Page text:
Dementia help needs reform

It’s hard watching a loved one suffer with any illness but witnessing the onset of dementia may be hardest of all.

The term “dementia” describes symptoms that include memory loss and difficulties with thinking, problemsolving and language. Changes are small at first but usually affect daily life and can lead to mood and behaviour changes.

In the UK, one person develops dementia every three minutes with estimates suggesting over one million will be living with it by 2025. That makes it one of our greatest challenges, yet funding for dementia research is poor when compared to other conditions.

As it develops, people often need help with activities, like washing, dressing and shopping. The NHS tends to opt out at this stage and leave them reliant on social care for which they face huge costs.

Dementia sufferers can end up spending £100,000 on their care. Of the £26 billion per year spent on dementia, two thirds is shouldered by those affected and their families.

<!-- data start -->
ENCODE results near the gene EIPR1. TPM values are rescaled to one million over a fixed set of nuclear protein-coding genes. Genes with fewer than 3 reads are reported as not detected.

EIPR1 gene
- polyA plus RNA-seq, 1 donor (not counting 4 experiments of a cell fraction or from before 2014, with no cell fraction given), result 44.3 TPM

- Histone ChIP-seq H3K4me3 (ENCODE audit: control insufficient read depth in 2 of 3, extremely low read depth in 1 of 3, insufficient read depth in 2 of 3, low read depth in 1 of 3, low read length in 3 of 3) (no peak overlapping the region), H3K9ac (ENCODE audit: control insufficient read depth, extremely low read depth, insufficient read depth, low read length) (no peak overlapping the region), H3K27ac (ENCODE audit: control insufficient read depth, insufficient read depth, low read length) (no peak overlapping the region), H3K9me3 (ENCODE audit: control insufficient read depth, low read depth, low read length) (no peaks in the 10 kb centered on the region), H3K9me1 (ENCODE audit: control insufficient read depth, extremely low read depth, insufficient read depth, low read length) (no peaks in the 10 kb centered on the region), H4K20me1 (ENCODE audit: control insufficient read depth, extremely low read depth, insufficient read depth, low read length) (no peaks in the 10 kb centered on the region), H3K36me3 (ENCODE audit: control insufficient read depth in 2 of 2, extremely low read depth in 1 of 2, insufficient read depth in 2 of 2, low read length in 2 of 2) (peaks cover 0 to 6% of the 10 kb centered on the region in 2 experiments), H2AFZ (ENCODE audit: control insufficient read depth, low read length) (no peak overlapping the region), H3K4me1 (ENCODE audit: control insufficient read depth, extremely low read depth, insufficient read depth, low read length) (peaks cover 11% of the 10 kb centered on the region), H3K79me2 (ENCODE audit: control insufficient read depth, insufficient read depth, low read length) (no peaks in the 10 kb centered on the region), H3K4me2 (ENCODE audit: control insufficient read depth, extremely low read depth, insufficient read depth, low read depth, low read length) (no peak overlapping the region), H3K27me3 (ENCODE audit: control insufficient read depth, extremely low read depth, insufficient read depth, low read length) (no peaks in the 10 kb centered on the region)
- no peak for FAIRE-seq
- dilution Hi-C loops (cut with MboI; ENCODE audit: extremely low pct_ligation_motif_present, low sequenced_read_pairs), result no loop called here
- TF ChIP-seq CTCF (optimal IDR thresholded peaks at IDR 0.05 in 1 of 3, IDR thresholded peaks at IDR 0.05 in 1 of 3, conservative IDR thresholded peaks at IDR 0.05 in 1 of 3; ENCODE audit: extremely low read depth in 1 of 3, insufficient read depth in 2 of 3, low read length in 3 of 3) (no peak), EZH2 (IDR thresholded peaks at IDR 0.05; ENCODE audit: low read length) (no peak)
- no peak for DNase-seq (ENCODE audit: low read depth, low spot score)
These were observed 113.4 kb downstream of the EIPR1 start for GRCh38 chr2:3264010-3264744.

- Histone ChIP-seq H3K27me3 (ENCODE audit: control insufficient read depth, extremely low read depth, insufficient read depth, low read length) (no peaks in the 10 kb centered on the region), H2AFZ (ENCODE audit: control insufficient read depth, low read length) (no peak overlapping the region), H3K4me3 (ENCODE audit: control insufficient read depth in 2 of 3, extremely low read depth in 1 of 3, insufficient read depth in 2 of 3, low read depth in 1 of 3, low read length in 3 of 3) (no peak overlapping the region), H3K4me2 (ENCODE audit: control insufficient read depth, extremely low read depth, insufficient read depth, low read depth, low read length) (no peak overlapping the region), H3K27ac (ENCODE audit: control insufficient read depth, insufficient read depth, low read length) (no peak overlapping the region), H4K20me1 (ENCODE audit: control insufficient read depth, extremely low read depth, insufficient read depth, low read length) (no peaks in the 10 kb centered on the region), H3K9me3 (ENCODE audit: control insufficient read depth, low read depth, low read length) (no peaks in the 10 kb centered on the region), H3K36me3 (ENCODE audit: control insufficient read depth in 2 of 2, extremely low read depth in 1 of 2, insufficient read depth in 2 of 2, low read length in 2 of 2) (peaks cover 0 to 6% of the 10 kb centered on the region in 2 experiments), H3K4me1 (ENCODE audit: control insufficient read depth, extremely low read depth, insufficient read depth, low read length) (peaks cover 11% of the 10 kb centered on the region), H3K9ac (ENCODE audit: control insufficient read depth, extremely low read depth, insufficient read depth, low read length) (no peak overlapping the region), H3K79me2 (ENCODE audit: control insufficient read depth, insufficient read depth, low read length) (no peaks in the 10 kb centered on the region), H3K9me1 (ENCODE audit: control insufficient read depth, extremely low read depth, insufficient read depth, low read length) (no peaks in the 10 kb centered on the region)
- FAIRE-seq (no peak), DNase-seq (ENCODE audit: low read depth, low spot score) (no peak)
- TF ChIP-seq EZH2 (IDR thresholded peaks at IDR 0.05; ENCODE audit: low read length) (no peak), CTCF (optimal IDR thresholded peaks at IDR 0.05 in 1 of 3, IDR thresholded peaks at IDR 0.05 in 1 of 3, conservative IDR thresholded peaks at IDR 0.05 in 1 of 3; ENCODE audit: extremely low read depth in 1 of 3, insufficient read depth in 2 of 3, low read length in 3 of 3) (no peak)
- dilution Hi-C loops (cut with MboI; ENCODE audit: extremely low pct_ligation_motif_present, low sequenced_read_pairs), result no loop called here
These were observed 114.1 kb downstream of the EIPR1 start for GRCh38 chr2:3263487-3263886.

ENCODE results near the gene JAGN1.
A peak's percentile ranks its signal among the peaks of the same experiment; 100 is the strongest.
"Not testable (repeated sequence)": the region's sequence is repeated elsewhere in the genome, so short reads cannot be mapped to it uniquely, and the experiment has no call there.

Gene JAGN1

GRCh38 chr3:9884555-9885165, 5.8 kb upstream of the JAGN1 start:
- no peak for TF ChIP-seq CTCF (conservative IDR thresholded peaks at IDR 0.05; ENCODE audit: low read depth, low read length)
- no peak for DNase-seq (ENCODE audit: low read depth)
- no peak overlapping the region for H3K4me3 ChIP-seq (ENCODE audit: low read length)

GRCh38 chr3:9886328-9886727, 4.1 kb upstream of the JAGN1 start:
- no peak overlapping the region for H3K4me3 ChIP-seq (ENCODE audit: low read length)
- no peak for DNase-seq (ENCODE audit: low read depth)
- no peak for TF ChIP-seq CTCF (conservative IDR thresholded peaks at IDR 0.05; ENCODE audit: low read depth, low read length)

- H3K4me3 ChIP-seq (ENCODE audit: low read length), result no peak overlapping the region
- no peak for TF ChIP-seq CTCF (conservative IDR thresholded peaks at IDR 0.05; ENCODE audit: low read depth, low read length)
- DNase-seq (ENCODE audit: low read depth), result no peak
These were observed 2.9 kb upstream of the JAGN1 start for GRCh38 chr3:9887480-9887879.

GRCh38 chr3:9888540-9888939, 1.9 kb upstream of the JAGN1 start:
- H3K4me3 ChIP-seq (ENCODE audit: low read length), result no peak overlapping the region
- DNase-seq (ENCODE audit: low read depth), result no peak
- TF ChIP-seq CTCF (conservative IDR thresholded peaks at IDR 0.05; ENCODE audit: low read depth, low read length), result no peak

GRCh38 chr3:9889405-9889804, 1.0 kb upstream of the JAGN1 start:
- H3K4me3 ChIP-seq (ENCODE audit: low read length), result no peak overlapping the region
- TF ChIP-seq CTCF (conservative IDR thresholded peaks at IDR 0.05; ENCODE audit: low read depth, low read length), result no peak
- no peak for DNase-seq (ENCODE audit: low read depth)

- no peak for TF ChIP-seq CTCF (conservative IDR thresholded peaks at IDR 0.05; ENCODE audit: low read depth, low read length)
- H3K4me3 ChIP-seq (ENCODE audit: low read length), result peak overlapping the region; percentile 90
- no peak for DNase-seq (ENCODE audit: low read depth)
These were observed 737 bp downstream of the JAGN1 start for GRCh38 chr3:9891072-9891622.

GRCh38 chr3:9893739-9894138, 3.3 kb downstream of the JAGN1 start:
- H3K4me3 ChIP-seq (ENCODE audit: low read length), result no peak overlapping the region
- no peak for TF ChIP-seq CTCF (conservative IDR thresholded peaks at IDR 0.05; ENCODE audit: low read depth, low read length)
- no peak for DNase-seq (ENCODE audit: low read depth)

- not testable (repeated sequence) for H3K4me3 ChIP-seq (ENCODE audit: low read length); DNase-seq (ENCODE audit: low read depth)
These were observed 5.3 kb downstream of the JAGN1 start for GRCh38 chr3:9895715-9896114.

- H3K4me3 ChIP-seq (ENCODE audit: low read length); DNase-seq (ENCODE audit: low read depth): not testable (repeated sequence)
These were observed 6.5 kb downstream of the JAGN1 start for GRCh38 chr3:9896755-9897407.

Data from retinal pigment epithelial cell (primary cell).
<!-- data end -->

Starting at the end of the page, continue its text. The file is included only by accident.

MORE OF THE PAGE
Many are forced to move to residential care with the family home being sold to meet the costs.

Families seeking help for loved ones who may have become doubly incontinent, incapable of communicating verbally and unable to feed or dress themselves are regularly denied support.

It wouldn’t happen if the illness was cancer or a brain tumour.

Where council support is obtained, it usually doesn’t cover the cost of the most basic care home fees and families can find themselves paying around £500 per week for care.

None of this is addressed by Boris Johnson’s National Insurance rise or his so-called plan for social care. I know the demands on our NHS are enormous and its budget has been shredded over 10 years but dementia sufferers deserve better.

It’s an illness like any other. Our health service is supposed to be available, free at the point of need, from the cradle to the grave.

This Government needs to urgently address the unfair burdens on the families of those suffering this condition and increase research funding into this illness.

That’s one kind of levelling up that would make a real difference.

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